I set the coffee down on the table in front of him, still butt-hurt from my last experience. However he thanked me with what seemed like genuine warmth, and he asked my my name. I told him, hoping that he wouldn't remember the note episode, and he took a sip of the coffee and smiled, saying that it tasted like coffee was actually supposed to taste. I told him that it was my own mix, made up to help me stay awake while studying, and he asked me what I was studying. Well one thing led to another, and we started talking. And not only did we talk, but it wasn't long before I found myself sitting on the couch next to him and drinking coffee from the other cup while he told me all sorts of flying stories. And what stories they were--I was amazed at the detail with which he recalled the exact take-off and landing speeds of the aircraft that he flew back in the 1940's and 50's. He took me right through the start-up procedures for both the P-51 Mustang and the old P-39 Airacobra, a plane that I'd always thought was some kind of a dog but which Yeager thought was one of the best planes he'd ever flown. I still remember how much he talked about that old P-39. And he spoke highly of the F-86, too--another one of my personal favorites. I loved old warbirds even back then, and here was a man who'd flown almost all of them sitting right here and only too willing to tell me all about them. His detailed recall of these individual aircraft was simply astounding. My only regret to this day was not asking about his historic X-1 flight!
We spent over an hour and a half sitting there drinking coffee and talking, the time broken only by my going back to the kitchen to get more coffee after we drank the first batch up. I learned all about the Northrop F-20 Tigershark program, Northrop's attempt to develop a low-cost, high-performance jet fighter for private sale on the foreign market.
General Yeager, who'd flown the F-20 extensively, told me how in the hands of a good pilot, it was the equal of almost anything in the current US Air Force inventory but much, much cheaper due to the absence of the sophisticated avionics that our current aircraft flew and fought with. The idea was to offer this low-budget hotrod to developing nations, and General Yeager thought so much of the F-20 that he invested a lot of his own money into it, only to lose it when the US government undercut Northrop's sales by subsidizing sales of the F-15 and F-16 to the same countries that the F-20 was being marketed towards, in effect making it cheaper for those countries to buy the more expensive fighters by absorbing much of the cost. He said that it was a real tragedy that such a fine aircraft had been killed off like that, and he wasn't too happy about losing his own money on it, but he was still working with Northrop and going on despite the burn. He was no quitter, that was for sure.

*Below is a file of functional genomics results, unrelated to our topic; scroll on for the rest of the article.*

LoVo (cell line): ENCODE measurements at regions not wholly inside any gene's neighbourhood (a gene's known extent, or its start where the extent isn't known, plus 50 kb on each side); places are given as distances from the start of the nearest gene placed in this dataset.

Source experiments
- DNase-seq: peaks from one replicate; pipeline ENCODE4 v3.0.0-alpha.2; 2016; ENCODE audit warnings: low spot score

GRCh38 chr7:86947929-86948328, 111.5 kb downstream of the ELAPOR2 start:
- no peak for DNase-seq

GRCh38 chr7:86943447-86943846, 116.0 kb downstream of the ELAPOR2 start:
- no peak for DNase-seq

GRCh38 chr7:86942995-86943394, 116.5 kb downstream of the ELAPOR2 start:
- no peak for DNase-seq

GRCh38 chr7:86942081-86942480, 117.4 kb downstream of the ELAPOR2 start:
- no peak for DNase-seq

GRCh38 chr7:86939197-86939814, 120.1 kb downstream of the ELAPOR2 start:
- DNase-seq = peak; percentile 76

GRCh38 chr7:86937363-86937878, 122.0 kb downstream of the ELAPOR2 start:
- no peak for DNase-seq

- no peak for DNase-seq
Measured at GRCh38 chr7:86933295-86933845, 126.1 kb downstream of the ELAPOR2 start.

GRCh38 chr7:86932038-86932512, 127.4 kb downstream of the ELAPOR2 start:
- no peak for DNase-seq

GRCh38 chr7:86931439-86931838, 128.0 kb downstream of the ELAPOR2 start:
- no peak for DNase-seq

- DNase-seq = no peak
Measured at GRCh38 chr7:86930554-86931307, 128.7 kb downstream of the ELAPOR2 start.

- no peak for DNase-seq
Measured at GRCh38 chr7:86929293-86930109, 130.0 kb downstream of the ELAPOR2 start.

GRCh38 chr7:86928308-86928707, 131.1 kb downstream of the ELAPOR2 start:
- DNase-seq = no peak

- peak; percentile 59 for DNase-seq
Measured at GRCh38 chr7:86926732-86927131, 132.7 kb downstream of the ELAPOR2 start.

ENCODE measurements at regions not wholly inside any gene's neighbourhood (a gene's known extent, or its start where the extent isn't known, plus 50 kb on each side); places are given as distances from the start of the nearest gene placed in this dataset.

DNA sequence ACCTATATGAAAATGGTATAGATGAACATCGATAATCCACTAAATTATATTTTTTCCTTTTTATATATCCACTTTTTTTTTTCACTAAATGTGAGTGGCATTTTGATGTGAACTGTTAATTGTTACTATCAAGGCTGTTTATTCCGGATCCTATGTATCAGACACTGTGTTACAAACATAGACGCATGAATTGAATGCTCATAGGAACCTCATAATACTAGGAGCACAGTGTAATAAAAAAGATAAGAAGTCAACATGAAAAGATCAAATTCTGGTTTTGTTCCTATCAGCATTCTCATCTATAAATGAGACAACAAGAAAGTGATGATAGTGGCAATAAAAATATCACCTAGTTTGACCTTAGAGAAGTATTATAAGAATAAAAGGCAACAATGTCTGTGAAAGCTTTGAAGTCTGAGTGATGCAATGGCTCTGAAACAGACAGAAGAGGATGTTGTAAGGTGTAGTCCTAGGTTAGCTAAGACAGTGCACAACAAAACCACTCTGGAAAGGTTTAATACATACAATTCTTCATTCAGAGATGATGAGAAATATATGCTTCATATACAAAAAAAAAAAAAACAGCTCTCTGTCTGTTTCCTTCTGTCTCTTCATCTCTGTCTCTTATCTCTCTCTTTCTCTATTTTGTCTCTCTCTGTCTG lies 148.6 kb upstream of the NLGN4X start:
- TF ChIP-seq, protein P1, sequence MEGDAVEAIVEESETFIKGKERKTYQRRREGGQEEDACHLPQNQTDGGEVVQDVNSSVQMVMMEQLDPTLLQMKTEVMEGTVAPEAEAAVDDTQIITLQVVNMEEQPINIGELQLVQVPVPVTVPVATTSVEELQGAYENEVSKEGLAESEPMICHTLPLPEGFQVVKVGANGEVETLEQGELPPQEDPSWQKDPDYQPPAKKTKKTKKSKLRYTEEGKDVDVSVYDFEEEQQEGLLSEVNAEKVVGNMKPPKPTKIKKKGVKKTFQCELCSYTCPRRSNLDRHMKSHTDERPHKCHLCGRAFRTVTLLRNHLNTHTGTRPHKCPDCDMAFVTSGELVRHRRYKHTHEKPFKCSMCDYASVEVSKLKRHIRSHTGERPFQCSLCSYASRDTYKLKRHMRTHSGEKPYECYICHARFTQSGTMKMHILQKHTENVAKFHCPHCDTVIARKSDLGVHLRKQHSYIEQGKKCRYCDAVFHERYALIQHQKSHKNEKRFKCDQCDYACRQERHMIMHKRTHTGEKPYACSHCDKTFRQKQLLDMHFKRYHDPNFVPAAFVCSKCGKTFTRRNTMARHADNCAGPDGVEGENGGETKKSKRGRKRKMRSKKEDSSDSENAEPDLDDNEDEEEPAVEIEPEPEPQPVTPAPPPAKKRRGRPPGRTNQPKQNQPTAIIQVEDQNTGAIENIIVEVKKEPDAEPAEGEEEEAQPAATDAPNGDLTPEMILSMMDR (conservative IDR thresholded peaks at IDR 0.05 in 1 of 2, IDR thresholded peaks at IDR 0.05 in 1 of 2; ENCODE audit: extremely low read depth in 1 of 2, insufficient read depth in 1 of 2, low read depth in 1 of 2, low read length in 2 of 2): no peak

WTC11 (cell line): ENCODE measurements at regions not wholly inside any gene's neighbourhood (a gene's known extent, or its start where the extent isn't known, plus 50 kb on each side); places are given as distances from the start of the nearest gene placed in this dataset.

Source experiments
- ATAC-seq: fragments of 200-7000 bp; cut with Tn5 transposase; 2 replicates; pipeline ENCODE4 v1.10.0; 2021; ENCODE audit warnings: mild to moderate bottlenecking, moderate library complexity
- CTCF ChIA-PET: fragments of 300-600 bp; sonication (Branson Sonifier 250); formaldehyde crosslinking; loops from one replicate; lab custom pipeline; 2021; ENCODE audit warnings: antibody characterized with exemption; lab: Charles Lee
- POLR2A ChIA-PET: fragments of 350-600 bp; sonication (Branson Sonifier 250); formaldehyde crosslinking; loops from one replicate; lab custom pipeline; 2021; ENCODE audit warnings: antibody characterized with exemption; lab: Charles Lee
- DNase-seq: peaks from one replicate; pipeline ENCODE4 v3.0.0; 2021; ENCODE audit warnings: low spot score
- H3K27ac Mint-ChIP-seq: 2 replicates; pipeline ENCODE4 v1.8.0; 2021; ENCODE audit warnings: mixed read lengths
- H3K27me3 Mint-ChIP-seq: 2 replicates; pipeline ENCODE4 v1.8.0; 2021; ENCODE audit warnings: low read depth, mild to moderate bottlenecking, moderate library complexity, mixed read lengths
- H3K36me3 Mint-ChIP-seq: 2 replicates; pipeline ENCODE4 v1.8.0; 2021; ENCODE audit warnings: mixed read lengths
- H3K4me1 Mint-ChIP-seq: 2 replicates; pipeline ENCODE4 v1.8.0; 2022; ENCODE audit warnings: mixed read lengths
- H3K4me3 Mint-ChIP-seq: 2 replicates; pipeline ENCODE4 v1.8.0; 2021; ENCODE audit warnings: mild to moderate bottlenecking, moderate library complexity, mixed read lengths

I couldn't help but be impressed by his positive attitude on that and other things we talked about. This guy was clearly a winner right from jump street--he had that winner's positive mindset and he knew how to put it into practice.
Finally the desk clerk came over and asked me to get another guest's keys from the valet stand, and I looked at my watch and realized that I'd been off duty for the past twenty minutes. When I told the desk clerk that, the General realized that he needed to get going too, so he stood up, addressed me by name, and shook my hand, telling me how much he'd enjoyed the coffee and our chat.
Well seeing as how we were getting on so well, I couldn't let him get away without finding out what the fuss over my note had been. So I asked him if he recalled the letter that I'd put under his door a few months ago. I told him that I hadn't meant to offend him, and that if I had, I was sure sorry about it. He looked puzzled for a few seconds, then told me that he'd never seen any note from me or anyone else. I related the story about how I'd left it for him and then been ripped apart for it, and he laughed and shook his head. "My aide always handles those things, so he probably got it." Then he leaned in close to me and whispered: "He's fantastic at what he does, but just between you and me, he can be a real tight-ass sometimes."
I'll never forget that morning, and Chuck Yeager rose right back to the top of my "I want to be like that guy when I grow up" list.
Oh--and just to make a point of personal pride--General Yeager is a West Virginian, born and bred. Sal-LOOT!